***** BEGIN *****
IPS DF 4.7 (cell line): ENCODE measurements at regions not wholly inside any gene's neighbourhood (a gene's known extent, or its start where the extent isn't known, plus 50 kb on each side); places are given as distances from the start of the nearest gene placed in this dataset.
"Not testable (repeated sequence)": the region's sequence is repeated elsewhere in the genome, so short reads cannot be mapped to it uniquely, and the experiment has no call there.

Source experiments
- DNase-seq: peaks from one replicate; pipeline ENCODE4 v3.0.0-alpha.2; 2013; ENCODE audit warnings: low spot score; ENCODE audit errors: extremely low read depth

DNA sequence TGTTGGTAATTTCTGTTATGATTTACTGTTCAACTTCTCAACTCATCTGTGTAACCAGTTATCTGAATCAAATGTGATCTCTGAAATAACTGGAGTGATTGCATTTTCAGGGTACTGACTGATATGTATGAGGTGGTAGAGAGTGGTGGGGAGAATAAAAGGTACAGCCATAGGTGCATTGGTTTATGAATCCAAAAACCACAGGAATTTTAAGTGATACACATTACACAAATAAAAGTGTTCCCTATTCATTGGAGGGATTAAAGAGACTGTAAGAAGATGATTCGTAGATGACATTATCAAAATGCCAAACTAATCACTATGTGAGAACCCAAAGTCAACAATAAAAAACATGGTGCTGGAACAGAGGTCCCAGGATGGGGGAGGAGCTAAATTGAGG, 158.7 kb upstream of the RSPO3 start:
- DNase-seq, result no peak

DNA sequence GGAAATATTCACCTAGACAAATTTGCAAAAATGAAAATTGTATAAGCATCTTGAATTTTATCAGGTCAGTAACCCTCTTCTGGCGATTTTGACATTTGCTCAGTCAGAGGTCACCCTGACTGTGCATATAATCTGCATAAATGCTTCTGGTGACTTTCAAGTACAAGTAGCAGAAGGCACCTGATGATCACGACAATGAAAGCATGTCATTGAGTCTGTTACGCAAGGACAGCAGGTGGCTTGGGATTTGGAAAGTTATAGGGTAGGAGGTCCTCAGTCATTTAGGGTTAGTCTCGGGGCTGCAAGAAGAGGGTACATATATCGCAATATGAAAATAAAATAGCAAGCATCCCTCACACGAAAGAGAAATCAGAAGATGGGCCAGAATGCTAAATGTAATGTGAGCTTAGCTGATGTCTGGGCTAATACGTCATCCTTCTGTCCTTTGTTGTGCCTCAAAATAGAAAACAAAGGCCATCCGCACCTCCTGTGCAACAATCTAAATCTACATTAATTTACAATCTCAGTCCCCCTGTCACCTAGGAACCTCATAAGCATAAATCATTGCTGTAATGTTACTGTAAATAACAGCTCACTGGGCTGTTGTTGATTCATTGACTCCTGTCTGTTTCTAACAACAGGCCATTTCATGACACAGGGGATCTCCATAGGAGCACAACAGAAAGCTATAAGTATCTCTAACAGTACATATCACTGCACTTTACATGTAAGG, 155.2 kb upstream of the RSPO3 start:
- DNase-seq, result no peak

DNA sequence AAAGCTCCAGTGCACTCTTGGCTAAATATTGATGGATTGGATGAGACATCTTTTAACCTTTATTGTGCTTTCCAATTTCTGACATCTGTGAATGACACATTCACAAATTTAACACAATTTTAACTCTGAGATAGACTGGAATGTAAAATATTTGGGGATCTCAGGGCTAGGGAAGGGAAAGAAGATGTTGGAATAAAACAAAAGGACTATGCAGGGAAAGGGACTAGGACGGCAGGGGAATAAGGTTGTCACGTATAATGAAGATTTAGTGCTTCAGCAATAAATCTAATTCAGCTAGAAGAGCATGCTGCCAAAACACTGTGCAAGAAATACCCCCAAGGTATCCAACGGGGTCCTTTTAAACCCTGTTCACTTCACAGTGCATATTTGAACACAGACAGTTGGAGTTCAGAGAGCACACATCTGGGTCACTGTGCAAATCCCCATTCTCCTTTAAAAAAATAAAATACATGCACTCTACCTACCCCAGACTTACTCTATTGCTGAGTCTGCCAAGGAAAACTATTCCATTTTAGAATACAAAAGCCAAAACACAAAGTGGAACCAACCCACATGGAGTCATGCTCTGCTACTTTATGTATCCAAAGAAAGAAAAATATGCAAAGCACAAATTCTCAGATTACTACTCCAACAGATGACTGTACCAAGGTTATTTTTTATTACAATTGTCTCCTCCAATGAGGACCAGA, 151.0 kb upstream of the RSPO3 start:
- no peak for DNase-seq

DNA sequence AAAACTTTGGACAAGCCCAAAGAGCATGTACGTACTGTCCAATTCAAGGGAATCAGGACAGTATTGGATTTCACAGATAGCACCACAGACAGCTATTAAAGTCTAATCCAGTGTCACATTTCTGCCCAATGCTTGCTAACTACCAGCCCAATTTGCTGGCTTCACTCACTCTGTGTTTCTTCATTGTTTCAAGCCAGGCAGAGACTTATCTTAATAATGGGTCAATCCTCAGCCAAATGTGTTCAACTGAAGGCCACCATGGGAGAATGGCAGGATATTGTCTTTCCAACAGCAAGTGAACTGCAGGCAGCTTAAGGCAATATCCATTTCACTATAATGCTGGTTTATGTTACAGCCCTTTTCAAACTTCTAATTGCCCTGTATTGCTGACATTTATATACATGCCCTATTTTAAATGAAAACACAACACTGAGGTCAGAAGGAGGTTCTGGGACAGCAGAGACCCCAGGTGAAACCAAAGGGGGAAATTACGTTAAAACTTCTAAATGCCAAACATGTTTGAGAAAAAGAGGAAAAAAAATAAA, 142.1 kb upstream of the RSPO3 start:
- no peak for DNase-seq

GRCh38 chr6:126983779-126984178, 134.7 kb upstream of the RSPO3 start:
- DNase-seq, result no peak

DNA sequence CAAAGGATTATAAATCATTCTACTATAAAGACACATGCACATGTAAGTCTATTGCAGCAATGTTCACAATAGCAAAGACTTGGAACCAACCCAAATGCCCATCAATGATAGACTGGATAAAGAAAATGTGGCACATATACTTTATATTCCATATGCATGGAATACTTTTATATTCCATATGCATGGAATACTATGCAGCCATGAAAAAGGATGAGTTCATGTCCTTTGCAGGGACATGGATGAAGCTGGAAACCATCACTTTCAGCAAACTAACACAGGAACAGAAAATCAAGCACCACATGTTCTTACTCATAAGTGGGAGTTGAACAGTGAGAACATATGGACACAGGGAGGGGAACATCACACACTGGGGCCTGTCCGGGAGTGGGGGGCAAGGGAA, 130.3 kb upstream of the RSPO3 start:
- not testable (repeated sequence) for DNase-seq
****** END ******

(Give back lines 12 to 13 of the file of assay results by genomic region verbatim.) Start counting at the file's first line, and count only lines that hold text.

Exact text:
- no peak for DNase-seq

GRCh38 chr6:126983779-126984178, 134.7 kb upstream of the RSPO3 start: